Even despite these issues, playing with a party is far more fun than playing alone. For some reason it seems to alleviate the soporophic state I mentioned above, perhaps because you have someone to chat to as you play. At times the games visual excesses can be hard to follow with one player though, so with several on the screen things can get a bit insane.
One commendation I have heard the game receive over and over is the ease with which another player can join in your game. In some instances this has been used to argue that Diablo 3 is in fact an MMO. To me this is nonsense. I’ve played uncounted numbers of PC and console games where players could drop in and out just as easily as in Diablo 3. I would argue that even joining a game in Diablo 2 through typing in an IP address is less troublesome than logging into Blizzards server to join a friend in Diablo 3. I’ve heard it used as one of the main selling points of the game, but to me it functions no better or worse than Steam or any number of others systems. When Blizzard redefines base functionality we have all come to expect in modern titles as some kind of revolutionary feature that justifies their always online servers you can’t help but feel like the Emperor’s feeling a cold summer breeze on his naked body.
Trading items between your friends has been highlighted as a revolutionary feature but in truth this seldom helps anyone. If you give items to players who are much lower level than you then they won’t be able to use them because of the level cap. Also, far more useful equipment is available in the auction house. Through a simple search I was able to buy equipment that I had no rights owning. Over time the market will find some kind of equilibrium, but at the moment insanely powerful items make crafting items, buying things from merchants or trading with friends completely redundant. Still, there’s a certain thrill to finding bargains and trying to sell your own left over nicknack’s and the auction house interface is basic but easy to use.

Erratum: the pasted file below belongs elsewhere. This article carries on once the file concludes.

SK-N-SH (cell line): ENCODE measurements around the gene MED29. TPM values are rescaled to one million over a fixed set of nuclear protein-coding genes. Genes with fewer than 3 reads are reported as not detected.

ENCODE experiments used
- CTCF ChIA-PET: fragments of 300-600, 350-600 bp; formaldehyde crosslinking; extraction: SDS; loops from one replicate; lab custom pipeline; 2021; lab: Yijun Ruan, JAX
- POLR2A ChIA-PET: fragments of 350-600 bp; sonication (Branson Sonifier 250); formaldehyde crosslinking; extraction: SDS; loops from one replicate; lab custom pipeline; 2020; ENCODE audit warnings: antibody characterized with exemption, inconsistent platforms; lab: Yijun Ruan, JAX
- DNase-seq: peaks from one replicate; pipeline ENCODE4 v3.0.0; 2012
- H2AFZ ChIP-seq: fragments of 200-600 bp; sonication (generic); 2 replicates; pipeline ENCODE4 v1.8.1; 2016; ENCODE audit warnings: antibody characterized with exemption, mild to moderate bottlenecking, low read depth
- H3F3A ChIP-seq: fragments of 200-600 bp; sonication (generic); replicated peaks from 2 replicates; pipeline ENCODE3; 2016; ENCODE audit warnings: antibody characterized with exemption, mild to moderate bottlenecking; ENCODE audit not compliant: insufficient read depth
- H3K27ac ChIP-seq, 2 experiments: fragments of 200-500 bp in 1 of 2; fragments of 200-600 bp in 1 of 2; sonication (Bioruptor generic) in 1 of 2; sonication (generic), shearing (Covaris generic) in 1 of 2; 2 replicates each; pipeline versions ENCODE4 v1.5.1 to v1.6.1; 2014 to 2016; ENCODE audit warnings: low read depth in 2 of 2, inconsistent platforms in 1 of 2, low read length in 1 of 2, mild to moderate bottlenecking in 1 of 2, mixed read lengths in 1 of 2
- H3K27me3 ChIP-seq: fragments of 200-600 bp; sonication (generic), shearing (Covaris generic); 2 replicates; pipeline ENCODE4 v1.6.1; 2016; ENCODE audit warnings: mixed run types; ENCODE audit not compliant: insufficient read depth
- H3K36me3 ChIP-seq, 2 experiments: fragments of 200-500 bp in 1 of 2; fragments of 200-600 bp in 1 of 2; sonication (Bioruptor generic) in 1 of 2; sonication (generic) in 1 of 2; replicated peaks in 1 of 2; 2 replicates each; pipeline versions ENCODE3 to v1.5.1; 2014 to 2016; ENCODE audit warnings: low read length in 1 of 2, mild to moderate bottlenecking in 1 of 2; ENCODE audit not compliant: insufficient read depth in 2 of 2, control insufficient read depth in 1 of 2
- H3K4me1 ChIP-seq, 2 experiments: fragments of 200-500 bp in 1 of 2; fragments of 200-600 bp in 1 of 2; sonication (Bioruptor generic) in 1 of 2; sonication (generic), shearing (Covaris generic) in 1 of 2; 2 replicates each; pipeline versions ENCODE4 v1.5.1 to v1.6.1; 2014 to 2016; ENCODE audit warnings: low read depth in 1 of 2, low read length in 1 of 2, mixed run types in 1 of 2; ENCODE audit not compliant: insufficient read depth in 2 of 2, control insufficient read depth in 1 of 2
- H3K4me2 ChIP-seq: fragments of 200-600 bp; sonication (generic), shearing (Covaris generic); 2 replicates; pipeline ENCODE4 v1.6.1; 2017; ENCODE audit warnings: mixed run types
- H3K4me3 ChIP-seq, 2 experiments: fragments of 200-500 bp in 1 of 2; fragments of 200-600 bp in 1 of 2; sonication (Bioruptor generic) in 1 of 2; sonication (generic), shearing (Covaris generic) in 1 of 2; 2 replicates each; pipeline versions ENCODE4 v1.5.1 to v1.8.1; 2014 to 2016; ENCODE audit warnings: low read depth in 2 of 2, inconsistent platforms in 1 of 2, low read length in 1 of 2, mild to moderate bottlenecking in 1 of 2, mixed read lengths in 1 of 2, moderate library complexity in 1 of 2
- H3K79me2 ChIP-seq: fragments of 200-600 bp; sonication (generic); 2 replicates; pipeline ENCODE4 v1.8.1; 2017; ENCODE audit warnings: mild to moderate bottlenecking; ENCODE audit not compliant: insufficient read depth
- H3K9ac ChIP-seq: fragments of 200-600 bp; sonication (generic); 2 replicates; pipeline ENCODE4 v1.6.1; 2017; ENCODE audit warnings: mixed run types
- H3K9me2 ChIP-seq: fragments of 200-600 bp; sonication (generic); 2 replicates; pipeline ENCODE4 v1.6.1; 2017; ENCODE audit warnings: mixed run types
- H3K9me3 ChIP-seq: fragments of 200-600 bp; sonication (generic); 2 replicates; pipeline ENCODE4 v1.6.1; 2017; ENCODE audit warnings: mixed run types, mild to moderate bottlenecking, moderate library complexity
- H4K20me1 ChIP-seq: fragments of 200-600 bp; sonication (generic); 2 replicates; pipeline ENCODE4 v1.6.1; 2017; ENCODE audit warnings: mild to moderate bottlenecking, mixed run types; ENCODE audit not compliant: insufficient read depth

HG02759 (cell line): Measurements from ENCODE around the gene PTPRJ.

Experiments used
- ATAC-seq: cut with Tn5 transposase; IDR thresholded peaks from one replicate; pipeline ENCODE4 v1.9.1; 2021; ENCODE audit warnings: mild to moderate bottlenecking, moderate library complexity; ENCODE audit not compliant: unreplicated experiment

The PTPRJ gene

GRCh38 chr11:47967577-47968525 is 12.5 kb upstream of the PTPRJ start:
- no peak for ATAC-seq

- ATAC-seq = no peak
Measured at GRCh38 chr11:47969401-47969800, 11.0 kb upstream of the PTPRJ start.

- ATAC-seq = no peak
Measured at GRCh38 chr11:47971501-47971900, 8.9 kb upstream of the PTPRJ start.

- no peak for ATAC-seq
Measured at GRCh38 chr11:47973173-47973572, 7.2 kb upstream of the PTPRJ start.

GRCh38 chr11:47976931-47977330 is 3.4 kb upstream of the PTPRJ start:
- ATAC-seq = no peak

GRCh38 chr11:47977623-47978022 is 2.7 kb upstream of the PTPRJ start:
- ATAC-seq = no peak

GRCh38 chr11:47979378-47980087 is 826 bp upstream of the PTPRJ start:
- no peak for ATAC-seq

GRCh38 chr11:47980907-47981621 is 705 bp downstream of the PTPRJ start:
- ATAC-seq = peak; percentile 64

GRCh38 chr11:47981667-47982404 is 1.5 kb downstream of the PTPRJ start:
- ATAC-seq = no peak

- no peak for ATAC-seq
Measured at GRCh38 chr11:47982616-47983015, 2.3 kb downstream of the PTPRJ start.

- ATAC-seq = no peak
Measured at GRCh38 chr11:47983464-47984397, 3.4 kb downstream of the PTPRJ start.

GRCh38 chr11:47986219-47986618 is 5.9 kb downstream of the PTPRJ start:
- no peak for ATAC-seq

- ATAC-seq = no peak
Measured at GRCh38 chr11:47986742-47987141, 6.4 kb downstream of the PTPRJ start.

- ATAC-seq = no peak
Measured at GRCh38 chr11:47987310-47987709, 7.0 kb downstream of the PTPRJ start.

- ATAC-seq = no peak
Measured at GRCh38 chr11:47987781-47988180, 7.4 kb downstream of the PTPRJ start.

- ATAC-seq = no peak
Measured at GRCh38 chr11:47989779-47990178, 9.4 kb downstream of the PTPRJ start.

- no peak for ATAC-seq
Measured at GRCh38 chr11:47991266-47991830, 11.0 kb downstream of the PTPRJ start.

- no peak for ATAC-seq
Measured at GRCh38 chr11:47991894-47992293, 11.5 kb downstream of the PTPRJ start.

You will very quickly have a truly insane number of these nicknacks to sell too. Diablo 3 throws jeweled trinkets at you like a footballer trying to woo a page 3 model. After a while I only picked up blue items or better, and I strongly recommend doing the same to save yourself time and inventory space. As you progress there comes a point where opening chest or smashing weapon racks is completely pointless as they are littered with useless tat. If Diablo 3 was the antiques roadshow, there would be only one happy pensioner with an antique vase in every four hundred thousand.
Perhaps the best way to critique Diablo 3’s minute to minute gameplay is to mention how I play the game right now. Thoroughly bored by the enemies I face, I have acquired a unique set of skills (like Liam Neeson) and I use them to move through the game as quickly as I can. I use a combination of a whirlwind style power and a spin move that pulls enemies towards me in combination with a mantra that recovers my health as I spend spirit. I run through a whole dungeon until so many enemies are onscreen that my computer begins to overheat. I can do this because my character heals faster than anyone can hurt him. Once there are an unmanageable number of enemies around me, I activate my power and suck them all in towards me. My whirlwind power then shreds them like newspaper. Using this technique in combination with my spinny kick thing, I can kill 45 enemies with one attack. This may initially sound fun (and it was at first), but it has quickly become dull beyond belief. I have now been doing this for the last two hours of the game, waiting for the moment when enemies become too powerful for it to work. This has not yet happened, and as a result I am basically running through the game letting enemies dies as I brush past them. Worst of all, when I face enemies with obvious animation patterns that require me to dodge and move (and you know, think) I don’t need to. Even the biggest guys can’t do enough damage to hurt me so I sit in one spot and pound away as they scratch pathetically at me, scraping away a tiny sliver of my recharging health. Ridiculous.